Fifteen kilometers to the south of Ciego de Ávila, in the center of Cuba, there is another failed town, the outbuildings of the demolished central Stewart, that today is called Venezuela. One more ruin.
Venezuela was once a thriving town. More than 7500 workers earning their bread and some constant progress in a sugar refinery that became the third in production capacity in the whole country. One million sacks of sugar produced in 1952. Big old wood houses that still exists, though leaning a bit and unpainted. A Union capable of hard battles for their workers’ progress, without limits, even against governments or companies, as it should be. Hundreds of residents members of different political parties, lodges, religions, cultural societies, choosing to buy amid different newspapers or crowds of commercial brands.
All that was reduced to One. And often to Zero.
Only one union trained to tell their workers that they must continue working in silence even if the receive less each time; one school where the boys learn a bunch of things that won’t give them any prosperity after graduation if they stay in that town or country. Very little to eat in the street, the farmers market selling very tiny potatoes, some bananas and malangas (a tuber resembling sweet potatoes),amid very fertile soil.
A fish market of chopped fish 30 kilometers from the Júcaro port. A boring museum with the stuff of Indians, Cuban independence warriors, union workers and bourgeois that soon will be another office in this poorly preserved town-museum. The headquarters of the Union that used to give battles against the masters in the republic, demolished.
Huge billboards with Fidel Castro and Hugo Chávez announcing a future that neither they nor their followers will be able to give to their people. Eternal silences in the nights. And the refinery, that majestic mass of human labor, that factory that 60 years ago exceeded the million sacks of sugar, became a silent ruin.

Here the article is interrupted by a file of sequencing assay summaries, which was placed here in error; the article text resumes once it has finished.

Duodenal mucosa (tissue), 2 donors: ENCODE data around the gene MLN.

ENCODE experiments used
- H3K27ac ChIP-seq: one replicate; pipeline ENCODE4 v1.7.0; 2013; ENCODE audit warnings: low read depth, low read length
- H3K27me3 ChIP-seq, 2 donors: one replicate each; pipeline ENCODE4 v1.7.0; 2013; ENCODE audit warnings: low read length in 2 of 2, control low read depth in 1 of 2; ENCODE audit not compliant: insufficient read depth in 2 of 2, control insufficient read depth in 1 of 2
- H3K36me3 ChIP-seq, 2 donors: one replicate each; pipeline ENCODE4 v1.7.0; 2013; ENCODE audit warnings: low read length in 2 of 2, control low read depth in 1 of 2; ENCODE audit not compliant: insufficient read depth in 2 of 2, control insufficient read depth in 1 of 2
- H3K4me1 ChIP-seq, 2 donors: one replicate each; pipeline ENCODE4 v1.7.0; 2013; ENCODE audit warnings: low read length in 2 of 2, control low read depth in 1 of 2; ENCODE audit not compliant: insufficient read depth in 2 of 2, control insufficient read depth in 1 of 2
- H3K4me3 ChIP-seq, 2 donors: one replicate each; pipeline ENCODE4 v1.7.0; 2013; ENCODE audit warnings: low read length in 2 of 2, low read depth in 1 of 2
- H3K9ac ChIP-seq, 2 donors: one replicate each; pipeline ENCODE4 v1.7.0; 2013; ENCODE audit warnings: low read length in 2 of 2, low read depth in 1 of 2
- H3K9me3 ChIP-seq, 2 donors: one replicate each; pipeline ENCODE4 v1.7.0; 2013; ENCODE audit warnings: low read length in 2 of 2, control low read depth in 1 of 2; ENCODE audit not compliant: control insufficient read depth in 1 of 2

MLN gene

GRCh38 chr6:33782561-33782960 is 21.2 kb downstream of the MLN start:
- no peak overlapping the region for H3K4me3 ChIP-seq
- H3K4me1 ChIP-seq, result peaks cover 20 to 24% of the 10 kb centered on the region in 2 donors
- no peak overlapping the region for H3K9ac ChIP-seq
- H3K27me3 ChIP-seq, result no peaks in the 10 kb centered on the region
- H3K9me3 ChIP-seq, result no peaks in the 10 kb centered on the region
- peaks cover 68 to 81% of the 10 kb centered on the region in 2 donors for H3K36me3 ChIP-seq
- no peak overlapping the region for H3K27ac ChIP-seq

And that is only the visible part. There isn’t freedom, which is not easily measurable, because people get used to silencing their wishes of progress to avoid jail or being fired from jobs, they get used to the same newspaper, radio and television; to the same politicians, to the same useless currency. They adapted themselves to thinking about running away, very far, without home or family when they can’t take it any more: that custom is the worst thing that happened to Stewart, to Venezuela.
This is Venezuela’s mute drama. That could happen to the other Venezuela, if they don’t learn the lesson of others and vote badly or remain silence in these decisive days, in which I forget that stupidity of not meddling in the problems of people of different flags; between the solidarity for other men, and respect for the very dubious sovereignty made to protect bad governments, I choose solidarity. And I also believe, as did José Martí and Bolivar — liberator of foreign lands — that homeland is humanity.
And Venezuela pains me.
Translated by: @Hachhe
11 April 2013